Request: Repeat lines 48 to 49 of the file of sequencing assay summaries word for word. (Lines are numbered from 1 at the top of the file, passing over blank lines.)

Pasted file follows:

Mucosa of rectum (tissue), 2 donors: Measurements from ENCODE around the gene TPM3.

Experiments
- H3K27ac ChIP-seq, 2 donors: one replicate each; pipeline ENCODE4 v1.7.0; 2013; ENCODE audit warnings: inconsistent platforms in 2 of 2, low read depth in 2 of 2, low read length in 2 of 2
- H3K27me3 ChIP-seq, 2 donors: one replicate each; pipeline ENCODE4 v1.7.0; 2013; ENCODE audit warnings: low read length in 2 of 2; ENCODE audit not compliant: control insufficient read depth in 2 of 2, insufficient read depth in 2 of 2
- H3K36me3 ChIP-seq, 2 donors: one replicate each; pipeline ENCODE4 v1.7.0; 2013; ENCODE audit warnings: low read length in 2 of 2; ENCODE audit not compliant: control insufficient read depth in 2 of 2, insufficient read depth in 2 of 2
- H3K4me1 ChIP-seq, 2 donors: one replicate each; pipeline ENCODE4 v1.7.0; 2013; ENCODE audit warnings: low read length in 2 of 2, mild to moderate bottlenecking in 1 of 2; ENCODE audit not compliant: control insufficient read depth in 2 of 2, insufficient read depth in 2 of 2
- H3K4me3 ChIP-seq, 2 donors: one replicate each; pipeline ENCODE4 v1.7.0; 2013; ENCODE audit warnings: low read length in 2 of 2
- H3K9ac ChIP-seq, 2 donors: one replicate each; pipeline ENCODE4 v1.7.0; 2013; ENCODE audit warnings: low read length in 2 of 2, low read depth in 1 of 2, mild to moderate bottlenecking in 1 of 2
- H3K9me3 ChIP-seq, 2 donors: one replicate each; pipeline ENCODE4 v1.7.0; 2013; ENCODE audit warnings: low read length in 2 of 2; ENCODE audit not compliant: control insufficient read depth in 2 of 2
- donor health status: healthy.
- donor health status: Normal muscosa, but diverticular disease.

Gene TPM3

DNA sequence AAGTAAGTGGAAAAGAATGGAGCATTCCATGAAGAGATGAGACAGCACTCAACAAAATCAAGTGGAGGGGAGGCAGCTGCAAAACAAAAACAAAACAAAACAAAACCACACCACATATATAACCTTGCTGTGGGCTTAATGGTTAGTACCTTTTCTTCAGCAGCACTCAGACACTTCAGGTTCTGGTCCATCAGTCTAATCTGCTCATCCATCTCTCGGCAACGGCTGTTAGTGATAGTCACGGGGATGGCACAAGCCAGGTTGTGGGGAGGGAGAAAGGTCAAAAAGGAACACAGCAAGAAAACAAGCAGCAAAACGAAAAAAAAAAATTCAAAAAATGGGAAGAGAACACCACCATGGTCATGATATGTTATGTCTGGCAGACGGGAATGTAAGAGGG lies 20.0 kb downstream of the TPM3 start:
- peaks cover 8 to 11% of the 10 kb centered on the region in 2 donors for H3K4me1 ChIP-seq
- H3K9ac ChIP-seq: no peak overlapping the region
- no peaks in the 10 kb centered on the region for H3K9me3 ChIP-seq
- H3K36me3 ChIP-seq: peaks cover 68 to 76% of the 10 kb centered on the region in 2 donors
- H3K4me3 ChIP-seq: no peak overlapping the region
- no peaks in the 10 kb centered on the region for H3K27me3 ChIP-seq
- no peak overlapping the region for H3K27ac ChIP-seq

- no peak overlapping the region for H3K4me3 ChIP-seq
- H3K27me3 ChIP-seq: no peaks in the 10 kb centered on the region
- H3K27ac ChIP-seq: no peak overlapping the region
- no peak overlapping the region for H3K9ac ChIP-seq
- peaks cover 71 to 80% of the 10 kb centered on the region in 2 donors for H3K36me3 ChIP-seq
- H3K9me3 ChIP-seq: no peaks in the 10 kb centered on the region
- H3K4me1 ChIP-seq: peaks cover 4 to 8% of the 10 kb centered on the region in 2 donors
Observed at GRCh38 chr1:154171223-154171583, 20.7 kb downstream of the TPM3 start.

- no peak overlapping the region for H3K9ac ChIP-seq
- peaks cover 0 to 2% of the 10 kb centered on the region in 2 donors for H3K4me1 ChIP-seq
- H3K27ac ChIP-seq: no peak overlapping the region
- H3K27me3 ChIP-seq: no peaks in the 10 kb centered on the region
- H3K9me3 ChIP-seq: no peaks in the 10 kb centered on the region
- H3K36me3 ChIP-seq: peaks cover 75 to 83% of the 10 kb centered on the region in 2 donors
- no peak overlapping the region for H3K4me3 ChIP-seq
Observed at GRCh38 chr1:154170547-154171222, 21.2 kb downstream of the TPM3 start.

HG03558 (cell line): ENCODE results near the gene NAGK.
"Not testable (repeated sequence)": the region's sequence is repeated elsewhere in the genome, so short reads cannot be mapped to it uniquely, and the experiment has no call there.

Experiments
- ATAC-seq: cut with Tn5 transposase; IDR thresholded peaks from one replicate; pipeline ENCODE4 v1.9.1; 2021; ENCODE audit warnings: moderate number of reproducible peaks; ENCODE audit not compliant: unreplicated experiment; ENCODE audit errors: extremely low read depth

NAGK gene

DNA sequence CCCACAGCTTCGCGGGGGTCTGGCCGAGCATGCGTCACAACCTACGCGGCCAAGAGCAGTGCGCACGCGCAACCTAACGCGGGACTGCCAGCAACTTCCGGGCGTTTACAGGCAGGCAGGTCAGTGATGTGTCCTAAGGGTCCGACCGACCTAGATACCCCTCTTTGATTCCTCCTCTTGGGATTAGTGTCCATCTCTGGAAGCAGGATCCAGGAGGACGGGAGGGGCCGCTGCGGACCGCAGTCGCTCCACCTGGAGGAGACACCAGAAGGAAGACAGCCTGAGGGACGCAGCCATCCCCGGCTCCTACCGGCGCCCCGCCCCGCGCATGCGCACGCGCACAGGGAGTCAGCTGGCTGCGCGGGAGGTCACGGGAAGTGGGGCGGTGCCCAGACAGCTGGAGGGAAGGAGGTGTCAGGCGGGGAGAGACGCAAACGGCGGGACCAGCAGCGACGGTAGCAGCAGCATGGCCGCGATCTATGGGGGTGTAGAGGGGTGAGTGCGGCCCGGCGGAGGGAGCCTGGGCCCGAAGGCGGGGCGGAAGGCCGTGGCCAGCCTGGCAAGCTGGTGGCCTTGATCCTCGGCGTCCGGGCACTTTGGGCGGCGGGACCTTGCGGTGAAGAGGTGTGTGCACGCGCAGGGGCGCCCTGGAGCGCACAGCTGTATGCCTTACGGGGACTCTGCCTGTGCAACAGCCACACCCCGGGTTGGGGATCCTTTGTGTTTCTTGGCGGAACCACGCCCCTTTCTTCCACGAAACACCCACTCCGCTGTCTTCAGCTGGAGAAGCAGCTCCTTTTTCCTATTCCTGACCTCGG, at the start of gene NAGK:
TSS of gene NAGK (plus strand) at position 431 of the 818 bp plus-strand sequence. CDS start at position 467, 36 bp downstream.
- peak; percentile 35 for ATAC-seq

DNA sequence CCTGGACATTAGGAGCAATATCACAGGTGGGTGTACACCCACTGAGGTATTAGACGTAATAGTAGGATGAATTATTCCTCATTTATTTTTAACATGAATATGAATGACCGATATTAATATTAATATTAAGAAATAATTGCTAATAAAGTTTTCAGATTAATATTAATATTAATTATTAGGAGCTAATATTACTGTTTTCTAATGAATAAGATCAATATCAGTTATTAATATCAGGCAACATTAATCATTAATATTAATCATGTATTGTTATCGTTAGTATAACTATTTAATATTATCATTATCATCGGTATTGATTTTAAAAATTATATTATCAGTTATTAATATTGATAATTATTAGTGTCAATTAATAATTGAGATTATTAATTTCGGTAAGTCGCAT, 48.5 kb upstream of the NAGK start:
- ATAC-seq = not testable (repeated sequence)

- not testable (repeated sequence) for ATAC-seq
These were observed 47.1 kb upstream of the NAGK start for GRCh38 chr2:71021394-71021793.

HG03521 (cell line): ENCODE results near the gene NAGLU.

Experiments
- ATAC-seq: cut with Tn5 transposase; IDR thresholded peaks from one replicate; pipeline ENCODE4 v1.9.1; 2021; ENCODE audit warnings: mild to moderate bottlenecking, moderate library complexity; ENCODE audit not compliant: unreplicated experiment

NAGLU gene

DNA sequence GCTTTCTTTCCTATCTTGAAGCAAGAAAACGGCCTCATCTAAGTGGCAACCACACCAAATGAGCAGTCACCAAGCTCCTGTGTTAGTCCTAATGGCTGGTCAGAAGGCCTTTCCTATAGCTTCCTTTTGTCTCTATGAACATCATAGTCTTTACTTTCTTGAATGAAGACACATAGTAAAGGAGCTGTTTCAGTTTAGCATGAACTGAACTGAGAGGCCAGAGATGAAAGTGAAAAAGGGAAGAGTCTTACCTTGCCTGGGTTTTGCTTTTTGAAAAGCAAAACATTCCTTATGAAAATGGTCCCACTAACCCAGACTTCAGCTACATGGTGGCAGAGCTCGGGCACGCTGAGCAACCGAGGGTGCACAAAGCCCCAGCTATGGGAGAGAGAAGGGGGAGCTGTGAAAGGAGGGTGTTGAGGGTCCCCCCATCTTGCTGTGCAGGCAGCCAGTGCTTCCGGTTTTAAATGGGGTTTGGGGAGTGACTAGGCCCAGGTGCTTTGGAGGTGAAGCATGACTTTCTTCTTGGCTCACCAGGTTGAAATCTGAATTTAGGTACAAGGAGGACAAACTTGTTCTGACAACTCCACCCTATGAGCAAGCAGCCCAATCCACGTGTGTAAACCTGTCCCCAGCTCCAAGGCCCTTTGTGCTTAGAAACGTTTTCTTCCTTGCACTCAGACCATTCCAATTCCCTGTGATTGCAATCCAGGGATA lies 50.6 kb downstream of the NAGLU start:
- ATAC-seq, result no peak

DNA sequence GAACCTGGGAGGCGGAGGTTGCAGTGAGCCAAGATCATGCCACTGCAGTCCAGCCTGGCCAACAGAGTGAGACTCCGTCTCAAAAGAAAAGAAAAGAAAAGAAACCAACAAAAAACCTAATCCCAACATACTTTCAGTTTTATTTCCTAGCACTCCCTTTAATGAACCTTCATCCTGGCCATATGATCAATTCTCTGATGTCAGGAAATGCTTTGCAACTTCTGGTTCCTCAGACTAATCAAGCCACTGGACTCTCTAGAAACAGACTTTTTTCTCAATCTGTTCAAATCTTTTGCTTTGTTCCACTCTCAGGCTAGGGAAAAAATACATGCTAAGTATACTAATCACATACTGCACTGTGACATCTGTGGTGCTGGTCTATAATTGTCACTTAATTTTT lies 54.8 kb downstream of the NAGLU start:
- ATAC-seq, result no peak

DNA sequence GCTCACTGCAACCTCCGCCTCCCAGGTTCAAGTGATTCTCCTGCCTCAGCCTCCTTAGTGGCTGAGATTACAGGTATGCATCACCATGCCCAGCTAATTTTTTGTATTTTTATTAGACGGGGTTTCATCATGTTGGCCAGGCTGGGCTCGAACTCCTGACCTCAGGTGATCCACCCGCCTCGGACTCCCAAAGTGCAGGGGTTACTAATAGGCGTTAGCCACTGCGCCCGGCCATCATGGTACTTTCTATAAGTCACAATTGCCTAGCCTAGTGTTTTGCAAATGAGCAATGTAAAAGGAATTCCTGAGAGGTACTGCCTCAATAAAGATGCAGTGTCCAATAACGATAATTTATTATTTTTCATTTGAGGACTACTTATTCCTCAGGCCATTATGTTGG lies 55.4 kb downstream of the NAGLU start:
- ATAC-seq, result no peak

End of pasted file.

These were observed 47.1 kb upstream of the NAGK start for GRCh38 chr2:71021394-71021793.

HG03521 (cell line): ENCODE results near the gene NAGLU.